Q & A: Is Blue-Stained Pine OK?

AW75 Oct99 Q&AQ:

I have some pine that was given to me. The price was right but the wood is full of blue stain. Is it safe to use this wood for painted projects or as a secondary wood?

A:

Blue stain is a common fungus that infects the sapwood of freshly sawn boards causing a blue discoloration in pine. The infestation most often occurs during the summer months when freshly sawn boards are exposed to the open air before kiln drying. The color can range from a striking blue to a dull gray or black. We asked Harlan Petersen at the University of Minnesota Department of Wood and Paper Science about blue stain.

Mr. Petersen told us that blue stain is a non-destructive fungus that has little or no effect on the structural integrity of the wood, so it is safe to use in terms of strength. However, because more destructive organisms thrive under the same conditions that lead to blue stain, it is advisable to inspect your boards for weakened wood fibers or punkiness.

The Western Wood Products Association encourages woodworkers not to think of blue stained pine as junk wood. Often your blue stained boards can be used like a spalted or figured wood to create dramatic effects (see photo).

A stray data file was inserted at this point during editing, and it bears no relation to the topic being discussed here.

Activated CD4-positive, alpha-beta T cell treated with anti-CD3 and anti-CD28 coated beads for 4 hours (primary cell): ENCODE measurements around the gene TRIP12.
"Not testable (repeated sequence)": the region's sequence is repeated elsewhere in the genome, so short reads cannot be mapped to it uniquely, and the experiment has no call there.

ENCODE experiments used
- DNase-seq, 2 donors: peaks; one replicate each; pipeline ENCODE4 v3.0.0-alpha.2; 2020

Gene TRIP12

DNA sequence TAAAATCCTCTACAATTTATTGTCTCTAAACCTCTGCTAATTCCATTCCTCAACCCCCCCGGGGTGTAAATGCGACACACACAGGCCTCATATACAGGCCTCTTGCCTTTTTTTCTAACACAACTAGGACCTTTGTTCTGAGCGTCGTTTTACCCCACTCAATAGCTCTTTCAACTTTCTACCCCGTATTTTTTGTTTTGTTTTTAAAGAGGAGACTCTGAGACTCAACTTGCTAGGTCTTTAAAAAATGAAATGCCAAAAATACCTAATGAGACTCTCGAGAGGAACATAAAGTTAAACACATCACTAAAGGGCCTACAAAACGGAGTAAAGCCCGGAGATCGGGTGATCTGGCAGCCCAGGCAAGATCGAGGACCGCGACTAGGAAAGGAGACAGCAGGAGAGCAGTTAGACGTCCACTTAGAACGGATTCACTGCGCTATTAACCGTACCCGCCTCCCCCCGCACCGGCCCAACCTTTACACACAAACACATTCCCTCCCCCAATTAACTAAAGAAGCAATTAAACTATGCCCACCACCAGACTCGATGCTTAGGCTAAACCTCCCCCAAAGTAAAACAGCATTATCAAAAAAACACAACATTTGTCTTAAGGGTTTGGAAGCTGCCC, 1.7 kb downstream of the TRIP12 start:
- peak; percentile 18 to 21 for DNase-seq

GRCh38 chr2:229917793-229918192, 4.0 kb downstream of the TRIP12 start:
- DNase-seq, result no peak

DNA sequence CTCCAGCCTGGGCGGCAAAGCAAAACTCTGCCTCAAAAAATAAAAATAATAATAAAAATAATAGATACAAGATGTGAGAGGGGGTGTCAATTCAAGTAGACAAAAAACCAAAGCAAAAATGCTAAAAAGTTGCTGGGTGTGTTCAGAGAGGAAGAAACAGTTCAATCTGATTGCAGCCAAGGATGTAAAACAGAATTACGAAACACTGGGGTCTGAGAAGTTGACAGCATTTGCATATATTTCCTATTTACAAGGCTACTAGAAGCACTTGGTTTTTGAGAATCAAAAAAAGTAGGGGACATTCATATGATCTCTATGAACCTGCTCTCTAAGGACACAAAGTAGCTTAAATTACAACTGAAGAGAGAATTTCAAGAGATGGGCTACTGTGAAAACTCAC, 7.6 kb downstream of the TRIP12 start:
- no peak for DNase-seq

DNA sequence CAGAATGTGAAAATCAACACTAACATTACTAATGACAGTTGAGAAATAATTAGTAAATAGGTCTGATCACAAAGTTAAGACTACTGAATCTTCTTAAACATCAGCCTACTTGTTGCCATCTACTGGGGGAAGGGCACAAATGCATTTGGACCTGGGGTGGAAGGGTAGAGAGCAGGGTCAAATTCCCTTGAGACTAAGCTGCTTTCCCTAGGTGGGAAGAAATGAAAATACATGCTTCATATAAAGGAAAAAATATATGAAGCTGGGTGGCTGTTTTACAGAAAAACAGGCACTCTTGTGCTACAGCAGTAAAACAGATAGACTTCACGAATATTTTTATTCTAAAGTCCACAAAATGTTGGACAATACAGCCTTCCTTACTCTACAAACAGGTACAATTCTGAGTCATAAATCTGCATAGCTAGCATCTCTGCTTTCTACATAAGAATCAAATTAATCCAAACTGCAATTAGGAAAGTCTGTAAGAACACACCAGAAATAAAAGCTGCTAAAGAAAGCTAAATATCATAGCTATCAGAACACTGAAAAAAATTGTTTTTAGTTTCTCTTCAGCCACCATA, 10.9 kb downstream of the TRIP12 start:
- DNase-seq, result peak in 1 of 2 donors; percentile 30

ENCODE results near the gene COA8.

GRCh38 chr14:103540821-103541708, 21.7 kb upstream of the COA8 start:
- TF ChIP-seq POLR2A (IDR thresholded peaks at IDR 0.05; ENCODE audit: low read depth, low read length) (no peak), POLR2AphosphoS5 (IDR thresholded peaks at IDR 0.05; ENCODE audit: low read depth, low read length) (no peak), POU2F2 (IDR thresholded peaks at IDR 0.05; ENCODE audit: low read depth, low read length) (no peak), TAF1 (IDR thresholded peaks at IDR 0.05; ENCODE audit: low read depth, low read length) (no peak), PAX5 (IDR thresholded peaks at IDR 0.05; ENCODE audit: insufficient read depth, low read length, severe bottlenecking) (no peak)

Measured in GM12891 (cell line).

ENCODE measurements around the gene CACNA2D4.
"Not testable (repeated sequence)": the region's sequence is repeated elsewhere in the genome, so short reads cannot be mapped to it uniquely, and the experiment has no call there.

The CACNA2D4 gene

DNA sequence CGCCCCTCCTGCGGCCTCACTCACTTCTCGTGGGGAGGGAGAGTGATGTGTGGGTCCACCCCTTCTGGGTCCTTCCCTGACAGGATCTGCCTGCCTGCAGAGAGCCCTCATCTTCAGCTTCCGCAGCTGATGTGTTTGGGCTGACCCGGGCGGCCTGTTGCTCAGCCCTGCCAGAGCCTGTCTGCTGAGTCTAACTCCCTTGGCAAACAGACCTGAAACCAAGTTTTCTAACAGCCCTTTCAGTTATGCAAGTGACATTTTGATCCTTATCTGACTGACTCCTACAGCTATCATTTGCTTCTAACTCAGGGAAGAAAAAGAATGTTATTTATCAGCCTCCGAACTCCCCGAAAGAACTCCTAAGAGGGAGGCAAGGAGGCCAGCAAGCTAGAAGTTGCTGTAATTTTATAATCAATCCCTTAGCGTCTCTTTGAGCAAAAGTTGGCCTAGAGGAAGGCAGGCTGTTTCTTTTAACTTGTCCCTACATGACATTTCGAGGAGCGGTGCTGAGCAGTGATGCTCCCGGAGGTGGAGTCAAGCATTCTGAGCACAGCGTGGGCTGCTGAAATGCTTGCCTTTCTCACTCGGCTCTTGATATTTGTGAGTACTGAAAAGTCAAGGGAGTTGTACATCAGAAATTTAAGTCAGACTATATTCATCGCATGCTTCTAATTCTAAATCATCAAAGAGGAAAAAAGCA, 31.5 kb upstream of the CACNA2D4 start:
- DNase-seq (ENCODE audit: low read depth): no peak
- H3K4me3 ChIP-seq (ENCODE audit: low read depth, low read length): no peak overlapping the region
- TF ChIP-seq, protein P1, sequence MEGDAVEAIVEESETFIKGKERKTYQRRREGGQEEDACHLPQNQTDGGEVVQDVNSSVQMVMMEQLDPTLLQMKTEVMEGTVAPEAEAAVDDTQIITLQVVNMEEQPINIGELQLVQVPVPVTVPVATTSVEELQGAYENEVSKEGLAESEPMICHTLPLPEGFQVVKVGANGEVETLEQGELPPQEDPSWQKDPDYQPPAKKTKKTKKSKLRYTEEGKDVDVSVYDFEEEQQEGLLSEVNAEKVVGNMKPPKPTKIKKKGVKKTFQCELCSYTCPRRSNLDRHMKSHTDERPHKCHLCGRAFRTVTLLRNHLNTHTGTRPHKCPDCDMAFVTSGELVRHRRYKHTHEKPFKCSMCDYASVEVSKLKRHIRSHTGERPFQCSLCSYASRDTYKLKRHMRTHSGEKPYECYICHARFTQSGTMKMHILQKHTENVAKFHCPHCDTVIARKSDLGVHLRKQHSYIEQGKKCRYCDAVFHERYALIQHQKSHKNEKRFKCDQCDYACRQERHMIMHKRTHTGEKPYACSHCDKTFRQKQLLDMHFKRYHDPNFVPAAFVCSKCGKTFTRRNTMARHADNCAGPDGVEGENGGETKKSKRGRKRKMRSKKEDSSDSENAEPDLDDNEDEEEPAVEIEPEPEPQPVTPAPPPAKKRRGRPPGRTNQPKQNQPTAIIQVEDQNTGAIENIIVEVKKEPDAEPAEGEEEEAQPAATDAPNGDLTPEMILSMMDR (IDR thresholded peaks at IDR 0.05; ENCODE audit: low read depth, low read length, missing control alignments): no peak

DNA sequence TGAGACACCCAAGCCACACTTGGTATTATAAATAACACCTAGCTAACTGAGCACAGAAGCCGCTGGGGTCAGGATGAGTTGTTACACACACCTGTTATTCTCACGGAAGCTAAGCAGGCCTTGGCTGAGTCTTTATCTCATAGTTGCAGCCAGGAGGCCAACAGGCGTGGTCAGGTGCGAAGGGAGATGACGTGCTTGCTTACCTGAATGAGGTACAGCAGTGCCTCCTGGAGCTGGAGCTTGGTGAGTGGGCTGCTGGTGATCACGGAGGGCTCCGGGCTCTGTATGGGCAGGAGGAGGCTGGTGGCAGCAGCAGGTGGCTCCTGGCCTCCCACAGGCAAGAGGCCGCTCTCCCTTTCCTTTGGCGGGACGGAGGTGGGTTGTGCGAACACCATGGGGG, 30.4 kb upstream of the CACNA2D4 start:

One thought on “Q & A: Is Blue-Stained Pine OK?

  1. mowood

    Blue stain is often associated with trees that are killed by the pine bark beetle. It can make some interesting wood, and the beetle infestation is long gone when the tree dies. Whole forests out west have been killed by this small insect.

    By stopping all forest fires and prohibiting spraying, nature has found a way to kill even greater amounts of trees. Unintended environmental consequences of doing what feels good instead of sound scientific procedures.

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